Royal Academy of Arts/Yale University Press, 278 pp., $75.00; $45.00 (paper)
What Jacob van Ruisdael’s standing was in his own time is one of the many unknowns that swirl around him, but for well over two hundred years now he has been considered one of the formidable figures of seventeenth-century Dutch painting. He wasn’t an unpredictable and world-bestriding genius like Rembrandt, an invigorating and endearing powerhouse of a painter like Hals, or a celestial perfectionist like Vermeer. But for admirers and scholars of Dutch painting, Ruisdael’s landscapes, with their dark green and brown forests, their often embattled-seeming lone trees, their immense gray-white skies brimming with huge clouds, and their sense of nature as a setting for elemental dramatic encounters, take a place in the next level down from the pinnacle of Rembrandt, Hals, and Vermeer.
It is a terrain occupied by painters who specialized in one kind of image and perfected it. Among the more engaging of these artists to our eyes now are Pieter Saenredam, whose nearly barren church interiors seem kin to many varieties of abstract art, Gerard ter Borch, who created ambiguous social encounters between figures in sumptuously painted finery, and Adriaen Coorte, surely the most elegant and enigmatic of all Dutch still-life painters. Earlier eras put more stock in Aelbert Cuyp’s sunny panoramas of riders and cows at pasture, Jan Steen’s rambunctious tavern scenes, or Pieter de Hooch’s glimpses of domestic life. And behind these creators of compact worlds lie painters who, as persons, are barely graspable but who left a scattering of unforgettable images—the case with Willem Duyster, whose nighttime barrack-room scenes of card players and solitary smokers are among the gems of all seventeenth-century art.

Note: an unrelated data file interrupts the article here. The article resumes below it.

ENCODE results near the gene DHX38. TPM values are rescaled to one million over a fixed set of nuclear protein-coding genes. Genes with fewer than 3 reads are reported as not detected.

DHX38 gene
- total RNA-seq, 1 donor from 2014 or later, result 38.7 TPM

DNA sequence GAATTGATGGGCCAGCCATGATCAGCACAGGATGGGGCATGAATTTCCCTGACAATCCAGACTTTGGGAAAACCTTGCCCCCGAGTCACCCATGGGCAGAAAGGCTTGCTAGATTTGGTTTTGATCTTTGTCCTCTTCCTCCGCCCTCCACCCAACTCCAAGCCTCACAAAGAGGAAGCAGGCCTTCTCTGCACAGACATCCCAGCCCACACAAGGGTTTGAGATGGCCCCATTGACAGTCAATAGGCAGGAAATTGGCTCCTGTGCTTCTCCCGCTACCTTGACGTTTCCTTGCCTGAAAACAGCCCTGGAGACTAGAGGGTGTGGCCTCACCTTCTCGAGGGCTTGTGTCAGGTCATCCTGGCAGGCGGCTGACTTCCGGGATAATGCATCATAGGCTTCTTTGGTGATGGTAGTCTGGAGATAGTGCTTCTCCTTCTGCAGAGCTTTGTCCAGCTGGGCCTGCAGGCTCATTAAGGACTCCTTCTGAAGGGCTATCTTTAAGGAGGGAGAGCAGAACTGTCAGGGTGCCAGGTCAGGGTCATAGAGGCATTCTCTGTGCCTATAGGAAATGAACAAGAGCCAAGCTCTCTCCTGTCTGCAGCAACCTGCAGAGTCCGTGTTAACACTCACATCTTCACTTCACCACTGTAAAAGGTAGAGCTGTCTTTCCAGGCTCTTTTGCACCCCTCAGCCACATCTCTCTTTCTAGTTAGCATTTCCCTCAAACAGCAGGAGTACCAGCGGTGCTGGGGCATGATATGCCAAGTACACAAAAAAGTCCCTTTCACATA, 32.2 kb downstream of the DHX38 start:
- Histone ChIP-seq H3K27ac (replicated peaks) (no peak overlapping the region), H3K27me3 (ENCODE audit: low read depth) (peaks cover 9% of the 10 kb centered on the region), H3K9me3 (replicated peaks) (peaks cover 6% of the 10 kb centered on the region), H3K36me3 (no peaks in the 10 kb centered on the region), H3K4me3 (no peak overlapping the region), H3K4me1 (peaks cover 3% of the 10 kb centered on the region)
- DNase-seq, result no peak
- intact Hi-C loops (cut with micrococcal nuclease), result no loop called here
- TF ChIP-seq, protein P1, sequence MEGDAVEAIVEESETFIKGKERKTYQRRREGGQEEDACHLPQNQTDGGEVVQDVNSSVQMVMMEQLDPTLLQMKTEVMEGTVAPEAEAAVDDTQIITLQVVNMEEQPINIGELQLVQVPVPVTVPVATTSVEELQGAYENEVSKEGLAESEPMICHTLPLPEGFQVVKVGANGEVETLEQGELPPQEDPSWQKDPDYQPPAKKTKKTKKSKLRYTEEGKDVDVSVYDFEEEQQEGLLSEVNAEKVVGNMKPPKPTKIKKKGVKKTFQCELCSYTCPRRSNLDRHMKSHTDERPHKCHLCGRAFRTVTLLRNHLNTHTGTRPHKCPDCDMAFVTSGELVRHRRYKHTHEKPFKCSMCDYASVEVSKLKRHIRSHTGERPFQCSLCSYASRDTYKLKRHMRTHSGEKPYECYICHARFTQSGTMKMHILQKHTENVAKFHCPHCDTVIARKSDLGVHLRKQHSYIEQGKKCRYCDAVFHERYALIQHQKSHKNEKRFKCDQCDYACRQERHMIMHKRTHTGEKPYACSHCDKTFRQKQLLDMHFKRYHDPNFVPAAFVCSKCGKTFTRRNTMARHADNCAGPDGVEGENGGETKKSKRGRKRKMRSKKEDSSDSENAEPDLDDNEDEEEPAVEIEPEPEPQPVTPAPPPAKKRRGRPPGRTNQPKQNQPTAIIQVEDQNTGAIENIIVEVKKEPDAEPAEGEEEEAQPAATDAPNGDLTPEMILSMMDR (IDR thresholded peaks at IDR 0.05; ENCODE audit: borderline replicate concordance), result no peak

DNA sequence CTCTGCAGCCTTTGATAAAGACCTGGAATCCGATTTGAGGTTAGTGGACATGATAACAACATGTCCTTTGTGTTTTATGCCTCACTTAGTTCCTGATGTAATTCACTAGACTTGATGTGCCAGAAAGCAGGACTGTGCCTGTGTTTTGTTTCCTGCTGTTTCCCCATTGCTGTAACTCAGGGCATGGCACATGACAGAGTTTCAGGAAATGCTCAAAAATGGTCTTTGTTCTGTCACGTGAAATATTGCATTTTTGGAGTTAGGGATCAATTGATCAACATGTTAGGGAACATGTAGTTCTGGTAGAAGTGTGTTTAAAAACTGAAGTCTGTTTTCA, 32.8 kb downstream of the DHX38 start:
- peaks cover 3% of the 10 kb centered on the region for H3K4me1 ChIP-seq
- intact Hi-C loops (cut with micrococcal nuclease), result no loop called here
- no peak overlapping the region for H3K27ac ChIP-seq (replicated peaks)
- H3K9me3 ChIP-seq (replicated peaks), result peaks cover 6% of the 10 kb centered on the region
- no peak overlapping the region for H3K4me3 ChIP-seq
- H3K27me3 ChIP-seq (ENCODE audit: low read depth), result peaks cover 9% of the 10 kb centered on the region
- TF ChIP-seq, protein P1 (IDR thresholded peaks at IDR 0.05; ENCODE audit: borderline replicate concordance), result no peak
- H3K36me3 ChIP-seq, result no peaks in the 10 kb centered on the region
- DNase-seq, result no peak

As his current retrospective makes clear, Ruisdael, who was born in 1628 or 1629 and died in 1682, was very much a specialist. His work was limited to views—landscapes primarily, but also seascapes and townscapes. Yet he had an ambition we don’t associate with Saenredam, ter Borch, or Coorte. He left some seven hundred paintings, and worked on occasion with canvases four or so feet on a side. There is often, moreover, a brooding or tempestuous strength to his landscapes that can make him seem closer to Rembrandt, who was a generation older, than to any other Dutch artist of the period. Waterfall in a Hilly Wooded Landscape, for example, which is in the show and is one of Ruisdael’s finest pictures, is as much a meditation on mortality as any of the older painter’s better-known works.
In this edge-of-a-forest picture, dated about 1660 (and in the collection of Washington’s National Gallery), the fallen, broken bough of a huge white birch, trapped between rocks and the waterfall, and set off to the side of the scene, has the presence of the painting’s chief actor or conscience. Presenting an image of loss and pain but also of virility, anger, and gracefulness, the tree is like one of Rembrandt’s people (and not at all like the ebullient portrait subjects in Hals’s paintings or Vermeer’s opaque characters). In its stark, chalky white…
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